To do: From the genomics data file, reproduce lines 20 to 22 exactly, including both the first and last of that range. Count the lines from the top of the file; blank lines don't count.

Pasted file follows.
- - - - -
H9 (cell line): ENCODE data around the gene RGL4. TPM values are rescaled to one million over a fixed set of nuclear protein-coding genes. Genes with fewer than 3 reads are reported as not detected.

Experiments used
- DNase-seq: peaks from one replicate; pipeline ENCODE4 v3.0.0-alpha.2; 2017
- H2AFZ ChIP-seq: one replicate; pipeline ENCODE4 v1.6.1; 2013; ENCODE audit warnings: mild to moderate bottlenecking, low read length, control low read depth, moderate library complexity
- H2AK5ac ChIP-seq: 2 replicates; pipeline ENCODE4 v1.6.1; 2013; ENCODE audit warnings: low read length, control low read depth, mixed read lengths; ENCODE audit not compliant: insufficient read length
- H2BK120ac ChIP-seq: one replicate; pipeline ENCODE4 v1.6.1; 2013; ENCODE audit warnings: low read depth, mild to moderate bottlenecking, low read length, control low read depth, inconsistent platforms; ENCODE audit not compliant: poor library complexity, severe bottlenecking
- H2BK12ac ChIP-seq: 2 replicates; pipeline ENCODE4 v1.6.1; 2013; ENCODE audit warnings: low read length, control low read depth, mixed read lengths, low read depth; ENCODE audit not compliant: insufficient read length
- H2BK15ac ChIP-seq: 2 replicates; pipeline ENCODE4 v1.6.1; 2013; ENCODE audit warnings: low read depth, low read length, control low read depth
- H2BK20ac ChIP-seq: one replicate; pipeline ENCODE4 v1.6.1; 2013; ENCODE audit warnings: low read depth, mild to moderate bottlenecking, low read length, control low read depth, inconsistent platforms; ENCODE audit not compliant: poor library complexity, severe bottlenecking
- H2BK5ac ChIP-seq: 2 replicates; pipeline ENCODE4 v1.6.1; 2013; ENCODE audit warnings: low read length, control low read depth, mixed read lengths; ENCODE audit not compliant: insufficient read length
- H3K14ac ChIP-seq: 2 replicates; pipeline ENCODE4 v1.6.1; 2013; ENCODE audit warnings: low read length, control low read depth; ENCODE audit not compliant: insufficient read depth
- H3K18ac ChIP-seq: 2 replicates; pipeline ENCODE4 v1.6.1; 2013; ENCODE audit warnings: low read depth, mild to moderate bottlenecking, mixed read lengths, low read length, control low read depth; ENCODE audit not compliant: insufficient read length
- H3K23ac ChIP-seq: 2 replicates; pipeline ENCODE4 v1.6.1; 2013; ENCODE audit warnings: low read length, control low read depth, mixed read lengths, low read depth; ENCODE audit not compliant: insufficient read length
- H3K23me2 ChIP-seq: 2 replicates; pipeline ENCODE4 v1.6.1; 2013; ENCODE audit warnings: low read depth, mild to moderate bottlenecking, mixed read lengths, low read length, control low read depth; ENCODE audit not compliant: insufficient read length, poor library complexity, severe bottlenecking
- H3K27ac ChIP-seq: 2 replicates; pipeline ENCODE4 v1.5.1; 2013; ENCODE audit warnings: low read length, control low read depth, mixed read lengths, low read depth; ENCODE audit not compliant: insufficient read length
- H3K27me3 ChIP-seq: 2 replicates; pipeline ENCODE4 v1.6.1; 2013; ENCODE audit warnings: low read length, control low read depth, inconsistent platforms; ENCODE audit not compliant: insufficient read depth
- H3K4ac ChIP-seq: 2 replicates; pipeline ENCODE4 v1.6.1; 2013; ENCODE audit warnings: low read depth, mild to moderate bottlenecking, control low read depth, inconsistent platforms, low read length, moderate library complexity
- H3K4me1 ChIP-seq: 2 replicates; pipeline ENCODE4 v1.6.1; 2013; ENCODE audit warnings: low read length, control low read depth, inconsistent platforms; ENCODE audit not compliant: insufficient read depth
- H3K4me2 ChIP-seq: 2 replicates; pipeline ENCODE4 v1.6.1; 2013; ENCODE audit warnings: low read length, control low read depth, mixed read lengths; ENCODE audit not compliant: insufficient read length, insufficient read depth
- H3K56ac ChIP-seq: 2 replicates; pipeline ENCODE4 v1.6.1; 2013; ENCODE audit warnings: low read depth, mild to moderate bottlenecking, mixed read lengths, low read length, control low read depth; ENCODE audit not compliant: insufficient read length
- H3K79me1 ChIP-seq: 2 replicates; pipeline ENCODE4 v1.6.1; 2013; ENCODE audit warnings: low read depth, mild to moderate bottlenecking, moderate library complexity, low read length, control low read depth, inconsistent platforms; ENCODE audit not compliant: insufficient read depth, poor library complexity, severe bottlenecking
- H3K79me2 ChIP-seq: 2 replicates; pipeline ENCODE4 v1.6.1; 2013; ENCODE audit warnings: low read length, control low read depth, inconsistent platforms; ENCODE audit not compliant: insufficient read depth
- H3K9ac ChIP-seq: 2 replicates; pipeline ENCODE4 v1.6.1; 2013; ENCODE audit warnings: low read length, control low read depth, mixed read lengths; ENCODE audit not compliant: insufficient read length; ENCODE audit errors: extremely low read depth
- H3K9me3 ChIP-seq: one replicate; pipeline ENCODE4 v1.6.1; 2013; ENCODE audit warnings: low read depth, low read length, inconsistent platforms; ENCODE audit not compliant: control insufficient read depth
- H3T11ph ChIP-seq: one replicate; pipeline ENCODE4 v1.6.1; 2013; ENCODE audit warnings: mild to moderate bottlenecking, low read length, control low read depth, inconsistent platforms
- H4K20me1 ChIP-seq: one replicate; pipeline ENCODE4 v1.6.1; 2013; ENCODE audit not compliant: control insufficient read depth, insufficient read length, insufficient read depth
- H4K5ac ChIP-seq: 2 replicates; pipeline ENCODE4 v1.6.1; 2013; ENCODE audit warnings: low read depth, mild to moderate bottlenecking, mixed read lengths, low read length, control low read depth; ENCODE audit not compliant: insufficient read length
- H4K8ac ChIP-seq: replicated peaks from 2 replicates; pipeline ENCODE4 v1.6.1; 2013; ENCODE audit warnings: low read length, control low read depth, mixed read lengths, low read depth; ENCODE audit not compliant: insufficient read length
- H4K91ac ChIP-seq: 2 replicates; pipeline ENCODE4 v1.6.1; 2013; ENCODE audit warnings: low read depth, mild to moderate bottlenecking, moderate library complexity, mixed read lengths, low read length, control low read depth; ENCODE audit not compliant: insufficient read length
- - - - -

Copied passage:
- H3K56ac ChIP-seq: 2 replicates; pipeline ENCODE4 v1.6.1; 2013; ENCODE audit warnings: low read depth, mild to moderate bottlenecking, mixed read lengths, low read length, control low read depth; ENCODE audit not compliant: insufficient read length
- H3K79me1 ChIP-seq: 2 replicates; pipeline ENCODE4 v1.6.1; 2013; ENCODE audit warnings: low read depth, mild to moderate bottlenecking, moderate library complexity, low read length, control low read depth, inconsistent platforms; ENCODE audit not compliant: insufficient read depth, poor library complexity, severe bottlenecking
- H3K79me2 ChIP-seq: 2 replicates; pipeline ENCODE4 v1.6.1; 2013; ENCODE audit warnings: low read length, control low read depth, inconsistent platforms; ENCODE audit not compliant: insufficient read depth